European Journal of Nuclear Medicine

, Volume 11, Issue 2–3, pp 73–75 | Cite as

A comparison of the sensitivity of PET and NMR for in vivo quantitative metabolic imaging

  • A. M. J. Paans
  • W. Vaalburg
  • M. G. Woldring


Using positron emission tomography (PET) in combination with compounds labelled with positron-emitting radionuclides like 11C, 13N and 15O, it is possible to study metabolism in vivo in a non-invasive way. Nuclear magnetic resonance (NMR) imaging takes advantage of the spin of protons in water molecules to measure both their number and relaxation times in vivo, but is, in principle, not limited to protons and can also be used for other nuclei with a non-zero spin, e.g. 13C and 31P. The use of 13C opens the possibility of studying the metabolism of a large number of compounds. In order to choose the appropriate methodology for metabolic imaging, i.e. PET or NMR, it is important to know the sensitivity of each modality. The present study outlines the sensitivity of both techniques.

Key words

Metabolic imaging PET NMR 


Unable to display preview. Download preview PDF.

Unable to display preview. Download preview PDF.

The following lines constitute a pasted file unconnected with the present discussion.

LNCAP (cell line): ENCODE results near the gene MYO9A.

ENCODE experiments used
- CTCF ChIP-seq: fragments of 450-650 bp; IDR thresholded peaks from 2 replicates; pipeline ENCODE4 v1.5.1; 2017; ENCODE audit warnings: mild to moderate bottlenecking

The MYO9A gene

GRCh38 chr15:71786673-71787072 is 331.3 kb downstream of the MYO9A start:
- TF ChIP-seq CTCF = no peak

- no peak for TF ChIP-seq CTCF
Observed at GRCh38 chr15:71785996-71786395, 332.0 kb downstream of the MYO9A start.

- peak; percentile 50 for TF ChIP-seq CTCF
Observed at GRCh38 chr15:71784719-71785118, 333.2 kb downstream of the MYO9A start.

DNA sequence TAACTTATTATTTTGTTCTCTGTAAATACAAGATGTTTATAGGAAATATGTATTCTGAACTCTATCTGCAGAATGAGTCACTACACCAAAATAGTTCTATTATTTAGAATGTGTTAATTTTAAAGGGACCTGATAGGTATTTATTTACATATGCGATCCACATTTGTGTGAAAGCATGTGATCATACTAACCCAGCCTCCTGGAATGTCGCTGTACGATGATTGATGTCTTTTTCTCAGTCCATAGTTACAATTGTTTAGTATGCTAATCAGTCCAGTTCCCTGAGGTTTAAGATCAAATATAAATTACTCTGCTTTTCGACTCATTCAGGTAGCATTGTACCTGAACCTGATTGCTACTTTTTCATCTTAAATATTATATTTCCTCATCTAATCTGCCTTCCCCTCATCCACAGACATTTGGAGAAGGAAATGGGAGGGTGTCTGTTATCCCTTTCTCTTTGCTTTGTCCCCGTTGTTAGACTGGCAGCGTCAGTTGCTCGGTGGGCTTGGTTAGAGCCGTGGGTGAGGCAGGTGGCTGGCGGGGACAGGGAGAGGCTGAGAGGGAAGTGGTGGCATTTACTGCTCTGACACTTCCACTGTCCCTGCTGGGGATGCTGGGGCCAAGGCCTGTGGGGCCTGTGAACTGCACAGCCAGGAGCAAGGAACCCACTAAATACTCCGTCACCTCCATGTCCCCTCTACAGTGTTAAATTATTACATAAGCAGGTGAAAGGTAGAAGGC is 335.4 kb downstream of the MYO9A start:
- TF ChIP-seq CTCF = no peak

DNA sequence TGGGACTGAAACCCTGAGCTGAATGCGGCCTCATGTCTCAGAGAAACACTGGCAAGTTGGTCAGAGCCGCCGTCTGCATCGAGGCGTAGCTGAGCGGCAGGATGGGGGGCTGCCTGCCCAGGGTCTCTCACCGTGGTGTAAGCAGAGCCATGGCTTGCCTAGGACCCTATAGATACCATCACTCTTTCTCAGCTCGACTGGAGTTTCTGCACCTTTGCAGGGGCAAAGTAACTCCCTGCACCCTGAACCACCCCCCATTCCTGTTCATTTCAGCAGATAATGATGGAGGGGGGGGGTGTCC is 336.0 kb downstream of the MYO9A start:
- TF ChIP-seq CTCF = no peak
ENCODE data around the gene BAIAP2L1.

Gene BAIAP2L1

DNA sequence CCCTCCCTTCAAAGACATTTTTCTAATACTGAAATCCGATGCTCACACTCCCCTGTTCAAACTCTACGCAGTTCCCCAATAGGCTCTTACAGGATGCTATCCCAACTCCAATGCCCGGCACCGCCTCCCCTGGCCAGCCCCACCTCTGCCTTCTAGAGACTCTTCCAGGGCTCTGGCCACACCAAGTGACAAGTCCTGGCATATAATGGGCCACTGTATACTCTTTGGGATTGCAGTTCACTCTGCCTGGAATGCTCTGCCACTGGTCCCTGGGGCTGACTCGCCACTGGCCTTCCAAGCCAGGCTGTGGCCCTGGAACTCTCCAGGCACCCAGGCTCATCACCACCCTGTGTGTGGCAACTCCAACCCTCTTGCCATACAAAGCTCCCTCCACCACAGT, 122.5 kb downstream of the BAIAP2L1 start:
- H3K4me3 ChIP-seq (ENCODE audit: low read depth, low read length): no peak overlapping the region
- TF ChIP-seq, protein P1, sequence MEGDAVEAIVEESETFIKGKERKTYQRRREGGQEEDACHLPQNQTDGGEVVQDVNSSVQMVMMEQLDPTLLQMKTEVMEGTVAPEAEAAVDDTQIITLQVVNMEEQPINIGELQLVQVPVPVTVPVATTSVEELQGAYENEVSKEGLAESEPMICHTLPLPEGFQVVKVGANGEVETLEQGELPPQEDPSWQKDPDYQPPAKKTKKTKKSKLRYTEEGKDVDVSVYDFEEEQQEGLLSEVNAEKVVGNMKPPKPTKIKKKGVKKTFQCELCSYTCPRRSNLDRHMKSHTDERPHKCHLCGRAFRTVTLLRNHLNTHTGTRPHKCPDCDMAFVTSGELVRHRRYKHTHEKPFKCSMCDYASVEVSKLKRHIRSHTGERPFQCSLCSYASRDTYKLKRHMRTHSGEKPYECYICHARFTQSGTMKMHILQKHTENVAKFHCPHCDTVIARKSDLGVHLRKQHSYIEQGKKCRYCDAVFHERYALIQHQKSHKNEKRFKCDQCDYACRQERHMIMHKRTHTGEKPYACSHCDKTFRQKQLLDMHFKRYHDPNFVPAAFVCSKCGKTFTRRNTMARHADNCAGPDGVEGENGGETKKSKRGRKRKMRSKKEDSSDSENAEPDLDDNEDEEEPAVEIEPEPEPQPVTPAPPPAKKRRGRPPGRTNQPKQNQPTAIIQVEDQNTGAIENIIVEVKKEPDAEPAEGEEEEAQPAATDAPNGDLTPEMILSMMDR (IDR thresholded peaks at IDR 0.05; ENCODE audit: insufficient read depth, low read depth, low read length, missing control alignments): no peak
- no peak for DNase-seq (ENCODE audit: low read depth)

1. Berger G, Maziere M, Prenant C, Sastre J, Comar D (1984) 11C Labelling of a protein: Concanavalin A. Int J Appl Radiat Isot 35:81–83CrossRefPubMedGoogle Scholar
  2. Bloch F, Hansen WW, Packard M (1946) Nuclear induction. Phys Rev 69:127Google Scholar
  3. Bolster JM, Vaalburg W, van Veen W, van Dijk T, van der Molen HD, Wynberg H, Woldring MG (1983) Synthesis of no-carrier-added L- and D-[1-11C]-Dopa. Int J Appl Radiat Isot 34:1650–1652Google Scholar
  4. Bottomley PA, Andrew ER (1978) RF magnetic field penetration, phase shift and power dissipation in biological tissue: Implications for NMR imaging. Phys Med Biol 23:630–643Google Scholar
  5. Budinger TF, Gullberg GT, Huesman RH (1979) Emission computed tomography. In: Herman GT (ed) Image reconstructions from projections. Springer, Berlin Heidelberg New York, pp 147–242Google Scholar
  6. Damadian R (1971) Tumor detection by nuclear magnetic resonance. Science 171:1151–1153Google Scholar
  7. Gadian DG (1982) Nuclear magnetic resonance and its application to living systems. Clarendon Press, OxfordGoogle Scholar
  8. Korf J, Venema K (1983) Amino acids in substantia nigra of rats with striatal lesions produced by kainic acid. J Neurochem 40:1171–1173Google Scholar
  9. Lauterbur PC (1973) Image formation by induced local interactions: Examples employing NMR. Nature 242:190–191Google Scholar
  10. Purcell EM, Torrey HC, Pound HV (1946) Resonance absorption by nuclear magnetic moments in a solid. Phys Rev 69:37–38Google Scholar
  11. Wolf AP (1981) Synthesis of organic compounds labeled, with positron emitters and the carrier problem. J Labelled Compd Radiopharm 18:1–2Google Scholar

Copyright information

© Springer-Verlag 1985

Authors and Affiliations

  • A. M. J. Paans
    • 1
  • W. Vaalburg
    • 1
  • M. G. Woldring
    • 1
  1. 1.Department of Nuclear MedicineUniversity HospitalGroningenThe Netherlands

Personalised recommendations